Georgia OKs Bill to Sue Abortion Practitioners for Violating Law

State   |   Steven Ertelt   |   Mar 17, 2011   |   12:40PM   |   Atlanta, GA

The Georgia Senate approved a bill yesterday that would allow women a chance to sue an abortion practitioner who does an abortion without first following various state laws giving them additional information.

Sen. Barry Loudermilk is the sponsor of Senate Bill 210 that would allow women and family members to sue abortion practitioners who don’t follow state law allowing them to see an ultrasound of their unborn child before the abortion or fail to give them the information under the Women’s Right to Know Law such as information on abortion risks and alternatives.

Loudermilk told his colleagues he doesn’t think abortion centers are fully following the law as women are getting abortions without the information, which could change their minds and prompt them to pursue alternatives.

“We believe if [women] see an ultrasound and see this is a living breathing person, they may change their minds,” Loudermilk said, according to the Atlanta Journal-Constitution.

Lawmakers approved the bill 36-13 but not before Sen. Nan Orrock, an Atlanta Democrat, complained the bill would force abortion practitioners out of the state because of concerns about potential liability for not following Georgia law. Opponents also criticized the committee the bill went to, saying it wasn’t the correct one.

But pro-life groups strongly support the legislation and Georgia Right to Life told it celebrated the passage of the measure.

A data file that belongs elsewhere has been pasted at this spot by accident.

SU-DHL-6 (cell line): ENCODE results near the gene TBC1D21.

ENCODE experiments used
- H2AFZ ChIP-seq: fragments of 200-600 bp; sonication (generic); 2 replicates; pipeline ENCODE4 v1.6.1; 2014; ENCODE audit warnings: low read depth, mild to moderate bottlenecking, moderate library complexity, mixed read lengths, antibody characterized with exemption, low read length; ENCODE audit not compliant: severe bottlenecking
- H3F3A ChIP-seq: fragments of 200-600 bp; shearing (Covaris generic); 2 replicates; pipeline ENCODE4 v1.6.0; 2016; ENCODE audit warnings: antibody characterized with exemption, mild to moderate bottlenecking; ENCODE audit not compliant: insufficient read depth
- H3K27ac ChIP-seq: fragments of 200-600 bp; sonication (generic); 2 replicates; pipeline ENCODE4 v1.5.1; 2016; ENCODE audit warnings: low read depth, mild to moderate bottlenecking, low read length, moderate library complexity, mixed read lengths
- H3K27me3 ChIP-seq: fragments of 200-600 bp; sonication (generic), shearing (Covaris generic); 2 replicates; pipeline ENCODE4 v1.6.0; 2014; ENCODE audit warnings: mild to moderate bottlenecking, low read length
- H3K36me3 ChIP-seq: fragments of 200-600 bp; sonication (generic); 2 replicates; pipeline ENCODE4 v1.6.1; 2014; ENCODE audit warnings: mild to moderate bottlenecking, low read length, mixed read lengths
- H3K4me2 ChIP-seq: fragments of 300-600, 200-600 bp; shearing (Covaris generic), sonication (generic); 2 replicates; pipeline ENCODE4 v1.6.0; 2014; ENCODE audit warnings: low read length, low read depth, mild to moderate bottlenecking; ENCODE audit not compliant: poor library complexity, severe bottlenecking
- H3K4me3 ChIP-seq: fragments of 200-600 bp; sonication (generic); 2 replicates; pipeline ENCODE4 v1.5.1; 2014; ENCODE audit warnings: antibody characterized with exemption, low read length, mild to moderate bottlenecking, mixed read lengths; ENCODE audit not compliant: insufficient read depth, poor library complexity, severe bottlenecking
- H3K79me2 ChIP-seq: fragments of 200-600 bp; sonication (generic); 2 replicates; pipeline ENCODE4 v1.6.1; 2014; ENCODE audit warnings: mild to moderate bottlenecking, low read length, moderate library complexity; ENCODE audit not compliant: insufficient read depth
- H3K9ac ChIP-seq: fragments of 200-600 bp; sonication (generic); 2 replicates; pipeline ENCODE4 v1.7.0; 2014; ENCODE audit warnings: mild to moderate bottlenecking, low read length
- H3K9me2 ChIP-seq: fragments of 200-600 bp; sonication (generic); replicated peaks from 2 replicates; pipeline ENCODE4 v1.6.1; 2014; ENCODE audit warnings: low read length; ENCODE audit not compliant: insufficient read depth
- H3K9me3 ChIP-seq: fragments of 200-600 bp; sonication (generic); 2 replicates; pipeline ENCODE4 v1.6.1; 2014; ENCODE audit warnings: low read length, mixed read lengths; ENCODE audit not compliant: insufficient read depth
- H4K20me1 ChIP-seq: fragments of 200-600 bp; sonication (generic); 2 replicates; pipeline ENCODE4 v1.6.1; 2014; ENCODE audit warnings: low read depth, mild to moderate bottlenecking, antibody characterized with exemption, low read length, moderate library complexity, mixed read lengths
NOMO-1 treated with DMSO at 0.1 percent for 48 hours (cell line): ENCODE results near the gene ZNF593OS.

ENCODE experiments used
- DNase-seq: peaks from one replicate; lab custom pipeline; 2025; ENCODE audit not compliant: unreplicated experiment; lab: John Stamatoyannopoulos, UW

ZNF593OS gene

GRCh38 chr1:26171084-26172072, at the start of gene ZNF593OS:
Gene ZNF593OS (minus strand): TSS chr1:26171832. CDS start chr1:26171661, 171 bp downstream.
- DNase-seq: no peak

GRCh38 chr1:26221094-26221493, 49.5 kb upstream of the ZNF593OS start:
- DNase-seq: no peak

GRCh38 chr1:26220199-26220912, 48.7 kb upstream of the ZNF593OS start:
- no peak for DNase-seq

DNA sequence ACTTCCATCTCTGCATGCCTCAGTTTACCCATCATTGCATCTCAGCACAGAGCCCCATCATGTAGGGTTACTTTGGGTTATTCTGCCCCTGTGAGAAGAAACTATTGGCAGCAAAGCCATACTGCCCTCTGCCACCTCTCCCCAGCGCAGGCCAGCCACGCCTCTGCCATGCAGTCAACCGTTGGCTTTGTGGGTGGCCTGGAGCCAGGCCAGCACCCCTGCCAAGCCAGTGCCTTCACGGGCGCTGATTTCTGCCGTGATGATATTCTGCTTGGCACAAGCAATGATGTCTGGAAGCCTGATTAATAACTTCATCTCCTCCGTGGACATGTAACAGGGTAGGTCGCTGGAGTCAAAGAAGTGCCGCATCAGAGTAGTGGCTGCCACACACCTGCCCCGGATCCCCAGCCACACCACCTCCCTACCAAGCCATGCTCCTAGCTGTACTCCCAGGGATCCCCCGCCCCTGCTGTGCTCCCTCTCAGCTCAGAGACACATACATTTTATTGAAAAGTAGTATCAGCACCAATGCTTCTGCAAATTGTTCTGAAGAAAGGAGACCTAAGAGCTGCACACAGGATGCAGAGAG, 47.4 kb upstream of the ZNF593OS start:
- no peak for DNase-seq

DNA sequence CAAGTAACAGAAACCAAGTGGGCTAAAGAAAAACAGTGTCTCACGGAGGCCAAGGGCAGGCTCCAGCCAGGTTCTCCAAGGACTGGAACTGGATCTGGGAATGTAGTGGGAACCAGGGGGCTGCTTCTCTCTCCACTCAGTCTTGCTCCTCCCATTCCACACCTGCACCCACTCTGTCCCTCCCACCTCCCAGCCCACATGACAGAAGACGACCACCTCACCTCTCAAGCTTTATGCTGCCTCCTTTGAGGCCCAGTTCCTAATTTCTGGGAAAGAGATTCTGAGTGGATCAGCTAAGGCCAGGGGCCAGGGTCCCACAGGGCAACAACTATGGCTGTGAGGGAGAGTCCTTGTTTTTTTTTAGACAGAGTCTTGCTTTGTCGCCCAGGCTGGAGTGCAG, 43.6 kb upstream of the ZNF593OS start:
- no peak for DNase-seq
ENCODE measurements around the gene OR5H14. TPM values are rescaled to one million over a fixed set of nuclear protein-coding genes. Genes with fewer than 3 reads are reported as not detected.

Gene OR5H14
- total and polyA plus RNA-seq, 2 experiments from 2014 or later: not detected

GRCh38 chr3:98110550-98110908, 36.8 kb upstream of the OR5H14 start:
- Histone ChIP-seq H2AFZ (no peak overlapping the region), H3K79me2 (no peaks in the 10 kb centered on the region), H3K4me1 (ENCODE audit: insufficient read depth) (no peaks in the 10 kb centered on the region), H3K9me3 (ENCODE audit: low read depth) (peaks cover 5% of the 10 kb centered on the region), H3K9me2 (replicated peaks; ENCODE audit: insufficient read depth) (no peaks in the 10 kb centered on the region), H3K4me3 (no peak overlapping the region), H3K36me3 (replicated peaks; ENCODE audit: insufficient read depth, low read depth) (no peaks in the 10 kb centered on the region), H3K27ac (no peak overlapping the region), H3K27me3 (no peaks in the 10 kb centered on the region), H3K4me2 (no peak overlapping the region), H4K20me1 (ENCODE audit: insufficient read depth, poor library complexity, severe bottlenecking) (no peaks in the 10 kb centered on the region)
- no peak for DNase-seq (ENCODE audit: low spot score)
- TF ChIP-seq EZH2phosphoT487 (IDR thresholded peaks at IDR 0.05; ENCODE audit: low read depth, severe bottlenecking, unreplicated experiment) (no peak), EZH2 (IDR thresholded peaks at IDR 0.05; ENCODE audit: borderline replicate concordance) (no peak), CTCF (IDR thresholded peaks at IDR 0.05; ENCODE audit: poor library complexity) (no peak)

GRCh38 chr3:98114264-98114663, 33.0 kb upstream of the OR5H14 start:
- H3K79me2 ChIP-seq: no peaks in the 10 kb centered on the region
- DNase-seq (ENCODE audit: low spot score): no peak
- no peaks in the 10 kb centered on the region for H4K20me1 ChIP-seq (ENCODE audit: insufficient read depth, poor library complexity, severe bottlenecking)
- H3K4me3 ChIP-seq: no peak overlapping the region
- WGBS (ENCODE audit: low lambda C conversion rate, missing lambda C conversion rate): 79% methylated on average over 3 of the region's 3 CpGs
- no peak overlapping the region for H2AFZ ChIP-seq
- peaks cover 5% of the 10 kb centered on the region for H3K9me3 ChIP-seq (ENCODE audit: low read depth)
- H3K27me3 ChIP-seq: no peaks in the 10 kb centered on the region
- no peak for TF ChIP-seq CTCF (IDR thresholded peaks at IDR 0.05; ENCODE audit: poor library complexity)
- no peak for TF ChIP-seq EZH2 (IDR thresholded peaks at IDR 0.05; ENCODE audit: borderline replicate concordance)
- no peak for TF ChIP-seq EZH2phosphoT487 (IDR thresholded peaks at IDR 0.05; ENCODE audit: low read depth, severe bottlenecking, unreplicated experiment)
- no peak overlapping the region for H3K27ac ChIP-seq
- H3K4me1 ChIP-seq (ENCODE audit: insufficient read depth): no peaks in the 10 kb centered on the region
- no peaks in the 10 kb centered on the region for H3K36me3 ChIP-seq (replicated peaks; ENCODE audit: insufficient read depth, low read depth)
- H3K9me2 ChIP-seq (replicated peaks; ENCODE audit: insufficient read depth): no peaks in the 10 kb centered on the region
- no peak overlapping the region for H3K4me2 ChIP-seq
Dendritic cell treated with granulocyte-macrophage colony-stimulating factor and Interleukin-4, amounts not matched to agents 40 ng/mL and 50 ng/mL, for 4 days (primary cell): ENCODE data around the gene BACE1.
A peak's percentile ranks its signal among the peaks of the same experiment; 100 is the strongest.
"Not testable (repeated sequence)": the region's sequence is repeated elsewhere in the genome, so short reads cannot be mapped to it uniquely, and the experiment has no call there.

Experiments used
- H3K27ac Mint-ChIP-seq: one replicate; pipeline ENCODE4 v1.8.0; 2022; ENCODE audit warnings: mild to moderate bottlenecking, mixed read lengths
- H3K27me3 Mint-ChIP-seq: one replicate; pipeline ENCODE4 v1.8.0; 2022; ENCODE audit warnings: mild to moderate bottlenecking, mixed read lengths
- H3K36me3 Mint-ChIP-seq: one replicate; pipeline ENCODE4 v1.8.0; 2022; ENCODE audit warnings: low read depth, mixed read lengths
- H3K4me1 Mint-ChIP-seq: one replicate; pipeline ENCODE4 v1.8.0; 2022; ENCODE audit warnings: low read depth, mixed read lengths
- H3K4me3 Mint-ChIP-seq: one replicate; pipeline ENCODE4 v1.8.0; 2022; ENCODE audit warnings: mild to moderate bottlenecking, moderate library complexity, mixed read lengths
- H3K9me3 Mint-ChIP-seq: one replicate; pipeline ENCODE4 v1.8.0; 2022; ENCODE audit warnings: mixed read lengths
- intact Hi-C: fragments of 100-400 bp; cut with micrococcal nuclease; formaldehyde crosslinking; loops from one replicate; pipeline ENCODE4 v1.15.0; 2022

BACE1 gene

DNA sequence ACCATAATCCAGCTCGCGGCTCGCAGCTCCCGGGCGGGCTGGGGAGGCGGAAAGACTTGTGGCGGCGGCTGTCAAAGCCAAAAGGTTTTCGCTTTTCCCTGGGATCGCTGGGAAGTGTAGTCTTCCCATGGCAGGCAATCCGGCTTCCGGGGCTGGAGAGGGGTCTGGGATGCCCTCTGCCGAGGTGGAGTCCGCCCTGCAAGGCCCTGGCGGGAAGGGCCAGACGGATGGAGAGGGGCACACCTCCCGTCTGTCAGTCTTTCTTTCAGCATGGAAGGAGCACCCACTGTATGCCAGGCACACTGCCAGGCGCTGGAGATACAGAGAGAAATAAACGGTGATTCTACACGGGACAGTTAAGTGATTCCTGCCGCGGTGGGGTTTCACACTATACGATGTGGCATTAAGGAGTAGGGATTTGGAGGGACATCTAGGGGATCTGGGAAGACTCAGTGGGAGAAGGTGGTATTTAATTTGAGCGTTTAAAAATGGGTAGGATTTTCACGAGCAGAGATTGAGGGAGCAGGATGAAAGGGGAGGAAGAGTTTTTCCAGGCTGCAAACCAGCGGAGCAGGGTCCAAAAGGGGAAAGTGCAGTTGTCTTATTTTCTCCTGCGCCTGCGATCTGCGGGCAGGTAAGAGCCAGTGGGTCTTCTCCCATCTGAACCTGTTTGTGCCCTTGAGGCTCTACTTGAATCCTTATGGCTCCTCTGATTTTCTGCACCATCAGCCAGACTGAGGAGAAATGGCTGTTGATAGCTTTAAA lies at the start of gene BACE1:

“Entitled The Women’s Private Right of Action Bill, it provides a woman access to financial recovery for illegal abortions and improves compliance with existing abortion laws, among other things,’ the organization said. “Georgia Right to Life commends Senator Loudermilk and the Georgia Senate for its continued efforts to further the protection of the citizens of Georgia.”

“There has been a lot of controversy over the failure of abortion clinics to faithfully carry out existing abortion laws. The Women’s Right to Know Act and The Full Disclosure Ultrasound Act, enacted in 2005 and 2008, granted women information regarding the abortion procedure and its risks, information regarding the development of the fetus and fetal pain, the probable age of the fetus, and an ultrasound exam among other things,” the pro-life group explained. “SB 210 does not restrict or even change existing Georgia laws. It will, however, give abortion providers extra motivation to uphold the laws that the citizens of Georgia expect them to keep.”

Dan Becker, the president of Georgia Right to Life, added, “It is encouraging to know that a woman who has been harmed by an abortionist, who has acted in violation of the law, can now recover for the wrongful death of her child.”

The bill now heads to the Georgia state House for consideration.